American Psychological Society: As teen pregnancies continue to rise, new study reveals that conflict is the strongest predictor of high risk

Aggressive schoolgirls who get into fights with their peers are more likely to become teenage mothers.

Aggressive schoolgirls who get into fights with their peers are more likely to become teenage mothers.

A study of sexually active girls aged 15 to 19 found that physical fighting or using aggressive language was a better predictor of them becoming pregnant than drinking alcohol or depression.

Alcohol has been seen as an important cause of teenage pregnancy as it was thought to encourage random sex and inconsistent or ineffective contraceptive use, but the findings showed girls who became pregnant were far less likely than their peers to drink heavily.

Teenage pregnancy is a big problem both in the United States and Britain. Britain has the highest teenage pregnancy rate in Europe. Public health experts have been alarmed at the marked rise in the pastfive years of unprotected sex, which has led to an increase in sexually transmitted diseasesamong teenagers.

In Britain, the Government's women unit has done extensive research into the problem of teenage pregnancy, concentrating on safe-sex messages and deprivation. But it has not yet found a solution. The authors, who spoke at the American Psychological Society's annual conference in Washington, believe their findings could be used to identify and help those girls most at risk of teenage pregnancy.

Dr Ann Loper, and colleagues from the University of Virginia, followed 400 sexually active girls for two years to discover which ones became pregnant and why. "Odds of becoming pregnant were doubled for girls who reported fighting behaviour, while they were reduced for girls who reported drinking more alcohol," Dr Loper said. "The lower rates of pregnancy among sexually active girls that drink is consistent with evidence that high rates of alcohol consumption lowers fertility and conception rates."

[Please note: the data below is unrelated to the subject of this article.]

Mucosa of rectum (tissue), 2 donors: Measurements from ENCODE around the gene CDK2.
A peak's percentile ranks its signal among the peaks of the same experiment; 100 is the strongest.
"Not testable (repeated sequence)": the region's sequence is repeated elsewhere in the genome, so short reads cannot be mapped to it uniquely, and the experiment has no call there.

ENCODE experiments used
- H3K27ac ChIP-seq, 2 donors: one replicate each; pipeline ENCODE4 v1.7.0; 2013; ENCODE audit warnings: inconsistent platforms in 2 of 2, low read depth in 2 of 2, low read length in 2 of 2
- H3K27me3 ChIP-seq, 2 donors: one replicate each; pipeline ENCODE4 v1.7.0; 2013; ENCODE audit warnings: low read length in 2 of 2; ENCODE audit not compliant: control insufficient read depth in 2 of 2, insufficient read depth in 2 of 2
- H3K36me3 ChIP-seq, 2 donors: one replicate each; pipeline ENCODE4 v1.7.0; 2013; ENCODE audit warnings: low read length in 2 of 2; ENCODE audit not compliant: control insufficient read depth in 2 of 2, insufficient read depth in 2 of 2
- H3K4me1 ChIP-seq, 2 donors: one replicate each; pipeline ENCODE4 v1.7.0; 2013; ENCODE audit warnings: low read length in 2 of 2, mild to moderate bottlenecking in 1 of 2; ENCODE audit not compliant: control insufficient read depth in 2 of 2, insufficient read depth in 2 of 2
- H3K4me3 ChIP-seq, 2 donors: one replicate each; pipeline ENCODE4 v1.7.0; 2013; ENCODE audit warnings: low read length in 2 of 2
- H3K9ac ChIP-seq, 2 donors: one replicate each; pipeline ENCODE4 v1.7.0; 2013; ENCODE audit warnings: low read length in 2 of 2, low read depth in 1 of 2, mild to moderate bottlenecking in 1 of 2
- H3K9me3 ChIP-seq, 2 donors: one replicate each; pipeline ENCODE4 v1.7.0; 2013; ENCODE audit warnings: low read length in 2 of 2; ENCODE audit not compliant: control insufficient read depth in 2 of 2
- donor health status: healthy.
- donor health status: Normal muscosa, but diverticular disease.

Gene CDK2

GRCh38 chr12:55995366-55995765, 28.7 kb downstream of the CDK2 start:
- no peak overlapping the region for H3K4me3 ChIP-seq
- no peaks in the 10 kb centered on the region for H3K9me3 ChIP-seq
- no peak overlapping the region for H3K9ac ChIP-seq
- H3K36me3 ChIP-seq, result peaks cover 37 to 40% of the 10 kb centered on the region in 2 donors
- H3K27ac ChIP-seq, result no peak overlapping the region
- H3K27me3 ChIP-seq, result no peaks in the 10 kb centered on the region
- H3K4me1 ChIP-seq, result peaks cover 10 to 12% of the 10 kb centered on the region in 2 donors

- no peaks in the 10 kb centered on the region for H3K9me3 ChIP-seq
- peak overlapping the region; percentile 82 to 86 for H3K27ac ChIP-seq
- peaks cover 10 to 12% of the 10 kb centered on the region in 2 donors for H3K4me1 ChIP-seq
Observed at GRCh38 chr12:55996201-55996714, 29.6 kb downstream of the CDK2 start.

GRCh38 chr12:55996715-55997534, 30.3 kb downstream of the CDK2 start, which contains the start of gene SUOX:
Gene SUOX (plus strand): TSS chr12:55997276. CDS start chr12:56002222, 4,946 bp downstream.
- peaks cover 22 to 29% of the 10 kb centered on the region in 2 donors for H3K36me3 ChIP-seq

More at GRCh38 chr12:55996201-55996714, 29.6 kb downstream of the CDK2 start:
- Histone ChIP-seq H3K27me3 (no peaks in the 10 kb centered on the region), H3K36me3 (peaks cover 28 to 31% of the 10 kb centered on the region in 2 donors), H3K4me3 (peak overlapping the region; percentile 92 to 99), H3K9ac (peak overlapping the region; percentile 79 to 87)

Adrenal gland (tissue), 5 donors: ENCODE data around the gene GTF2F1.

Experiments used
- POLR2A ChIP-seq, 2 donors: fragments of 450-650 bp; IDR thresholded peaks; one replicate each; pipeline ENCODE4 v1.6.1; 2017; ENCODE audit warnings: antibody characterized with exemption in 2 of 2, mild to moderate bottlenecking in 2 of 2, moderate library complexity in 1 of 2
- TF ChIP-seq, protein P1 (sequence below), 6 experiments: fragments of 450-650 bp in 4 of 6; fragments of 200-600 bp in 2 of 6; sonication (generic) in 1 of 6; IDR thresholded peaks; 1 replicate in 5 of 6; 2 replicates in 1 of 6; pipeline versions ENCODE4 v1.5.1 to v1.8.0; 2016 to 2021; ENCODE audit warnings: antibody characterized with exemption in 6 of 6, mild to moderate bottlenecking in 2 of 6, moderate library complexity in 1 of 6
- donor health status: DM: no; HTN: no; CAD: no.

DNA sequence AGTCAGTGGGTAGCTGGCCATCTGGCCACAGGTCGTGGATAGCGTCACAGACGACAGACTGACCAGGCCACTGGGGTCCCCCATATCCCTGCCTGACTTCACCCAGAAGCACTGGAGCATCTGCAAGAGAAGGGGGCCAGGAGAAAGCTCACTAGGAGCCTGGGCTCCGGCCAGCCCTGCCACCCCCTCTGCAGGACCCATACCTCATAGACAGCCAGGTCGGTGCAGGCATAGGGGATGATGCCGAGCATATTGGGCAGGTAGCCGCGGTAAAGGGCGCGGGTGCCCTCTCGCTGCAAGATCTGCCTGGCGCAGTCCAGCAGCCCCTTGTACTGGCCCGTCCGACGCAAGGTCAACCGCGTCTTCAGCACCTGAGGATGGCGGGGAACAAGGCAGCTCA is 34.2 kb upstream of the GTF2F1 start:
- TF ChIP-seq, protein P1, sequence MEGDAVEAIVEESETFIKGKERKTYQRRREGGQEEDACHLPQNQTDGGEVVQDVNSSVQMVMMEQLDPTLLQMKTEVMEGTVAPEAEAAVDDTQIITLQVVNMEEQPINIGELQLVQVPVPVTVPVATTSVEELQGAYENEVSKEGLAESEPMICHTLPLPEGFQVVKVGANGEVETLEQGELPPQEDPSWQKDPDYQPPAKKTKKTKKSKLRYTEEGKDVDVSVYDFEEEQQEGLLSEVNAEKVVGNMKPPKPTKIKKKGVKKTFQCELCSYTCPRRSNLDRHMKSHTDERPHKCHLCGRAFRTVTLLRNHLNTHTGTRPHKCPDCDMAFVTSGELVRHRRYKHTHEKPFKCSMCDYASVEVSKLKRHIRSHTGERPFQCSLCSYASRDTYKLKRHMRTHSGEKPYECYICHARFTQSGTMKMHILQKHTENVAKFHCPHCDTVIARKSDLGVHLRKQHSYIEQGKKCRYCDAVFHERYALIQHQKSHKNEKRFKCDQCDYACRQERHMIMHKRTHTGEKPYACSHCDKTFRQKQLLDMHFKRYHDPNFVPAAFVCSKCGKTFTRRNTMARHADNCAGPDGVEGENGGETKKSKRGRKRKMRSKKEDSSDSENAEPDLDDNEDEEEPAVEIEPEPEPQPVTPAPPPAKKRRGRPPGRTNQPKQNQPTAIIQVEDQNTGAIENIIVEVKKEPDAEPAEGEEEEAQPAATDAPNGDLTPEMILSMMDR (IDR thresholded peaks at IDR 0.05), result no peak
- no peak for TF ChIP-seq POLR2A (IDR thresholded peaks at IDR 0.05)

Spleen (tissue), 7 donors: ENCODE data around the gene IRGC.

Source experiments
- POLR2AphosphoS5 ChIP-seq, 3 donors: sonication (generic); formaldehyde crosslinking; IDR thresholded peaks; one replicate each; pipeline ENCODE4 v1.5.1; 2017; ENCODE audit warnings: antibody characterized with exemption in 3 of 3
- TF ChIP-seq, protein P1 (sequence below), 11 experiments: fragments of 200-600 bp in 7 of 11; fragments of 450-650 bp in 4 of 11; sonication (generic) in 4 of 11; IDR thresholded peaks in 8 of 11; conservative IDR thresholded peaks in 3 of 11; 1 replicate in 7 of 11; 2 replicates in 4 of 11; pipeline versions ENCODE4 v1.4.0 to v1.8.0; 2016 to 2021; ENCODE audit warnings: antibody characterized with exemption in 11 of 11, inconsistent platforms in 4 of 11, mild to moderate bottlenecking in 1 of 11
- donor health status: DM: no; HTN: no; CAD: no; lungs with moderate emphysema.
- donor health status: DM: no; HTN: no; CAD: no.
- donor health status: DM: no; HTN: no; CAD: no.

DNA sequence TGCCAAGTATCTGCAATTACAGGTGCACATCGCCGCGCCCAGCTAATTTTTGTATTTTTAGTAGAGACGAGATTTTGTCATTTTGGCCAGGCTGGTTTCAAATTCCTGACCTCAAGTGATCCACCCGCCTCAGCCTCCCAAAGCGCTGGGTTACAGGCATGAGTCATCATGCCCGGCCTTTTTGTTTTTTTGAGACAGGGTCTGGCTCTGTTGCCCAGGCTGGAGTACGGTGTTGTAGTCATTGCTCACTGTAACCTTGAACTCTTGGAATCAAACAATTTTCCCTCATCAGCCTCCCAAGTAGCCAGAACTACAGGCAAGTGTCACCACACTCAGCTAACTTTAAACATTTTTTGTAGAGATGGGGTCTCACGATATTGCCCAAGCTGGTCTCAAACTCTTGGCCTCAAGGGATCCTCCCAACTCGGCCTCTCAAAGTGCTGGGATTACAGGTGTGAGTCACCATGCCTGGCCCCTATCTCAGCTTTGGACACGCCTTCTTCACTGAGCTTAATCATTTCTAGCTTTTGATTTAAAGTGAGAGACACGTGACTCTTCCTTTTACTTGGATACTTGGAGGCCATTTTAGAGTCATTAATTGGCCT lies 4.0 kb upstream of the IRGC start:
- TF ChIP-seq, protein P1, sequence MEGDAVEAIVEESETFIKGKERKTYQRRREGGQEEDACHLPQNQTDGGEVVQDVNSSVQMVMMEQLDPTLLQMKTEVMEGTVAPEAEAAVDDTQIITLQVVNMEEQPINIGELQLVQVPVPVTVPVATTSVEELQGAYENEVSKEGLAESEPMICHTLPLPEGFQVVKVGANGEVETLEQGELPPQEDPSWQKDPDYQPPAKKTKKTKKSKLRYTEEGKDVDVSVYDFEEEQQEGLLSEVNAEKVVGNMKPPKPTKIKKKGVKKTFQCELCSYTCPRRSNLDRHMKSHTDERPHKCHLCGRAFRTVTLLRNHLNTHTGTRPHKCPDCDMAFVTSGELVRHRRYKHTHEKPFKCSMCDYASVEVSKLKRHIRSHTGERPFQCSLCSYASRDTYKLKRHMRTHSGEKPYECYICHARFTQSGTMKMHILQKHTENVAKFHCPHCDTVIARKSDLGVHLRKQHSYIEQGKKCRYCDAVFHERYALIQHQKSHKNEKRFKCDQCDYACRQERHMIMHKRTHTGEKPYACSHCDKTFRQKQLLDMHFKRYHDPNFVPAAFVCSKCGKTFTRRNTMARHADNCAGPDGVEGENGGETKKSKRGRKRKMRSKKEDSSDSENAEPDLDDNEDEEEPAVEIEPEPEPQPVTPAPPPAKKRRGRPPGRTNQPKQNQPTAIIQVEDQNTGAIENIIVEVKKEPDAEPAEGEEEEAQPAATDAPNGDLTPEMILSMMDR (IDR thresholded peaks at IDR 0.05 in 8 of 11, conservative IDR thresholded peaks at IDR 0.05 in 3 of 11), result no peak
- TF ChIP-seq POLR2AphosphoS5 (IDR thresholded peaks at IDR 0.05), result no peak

Dr Loper said women who fought were twice as likely to become pregnant because they had more difficult home lives. They generally displayed more delinquent behaviour so were less likely to use contraception.

"Of sexually active girls the strongest predictor of pregnancy was increased fighting. They are engaging in high-risk behaviour, they are more impulsive, more delinquent, from poorer backgrounds and are more willing to become pregnant," she said. "Delinquent girls who come from broken homes feel unloved and want a baby who is going to be unconditionally attached to them.

"We should look at whether specific aggression-reduction efforts, such as conflict resolution, would help prevent pregnancy."

The number of teenagers having under-age sex has doubled in 10 years among girls, and now 37.5 per cent of 15-year-old girls admit to having full sexual intercourse. Figures produced by Edinburgh University for the World Health Organisation show that 33 per cent of boys admit to full sex at the same age, a rise of one-third in the past decade.

In England and Wales there were 101,500 teenage pregnancies in 1998 compared with 85,000 in 1994. Nearly two-thirds of girls go on to have their babies, with an estimated 64,000 children born to teenage mothers every year.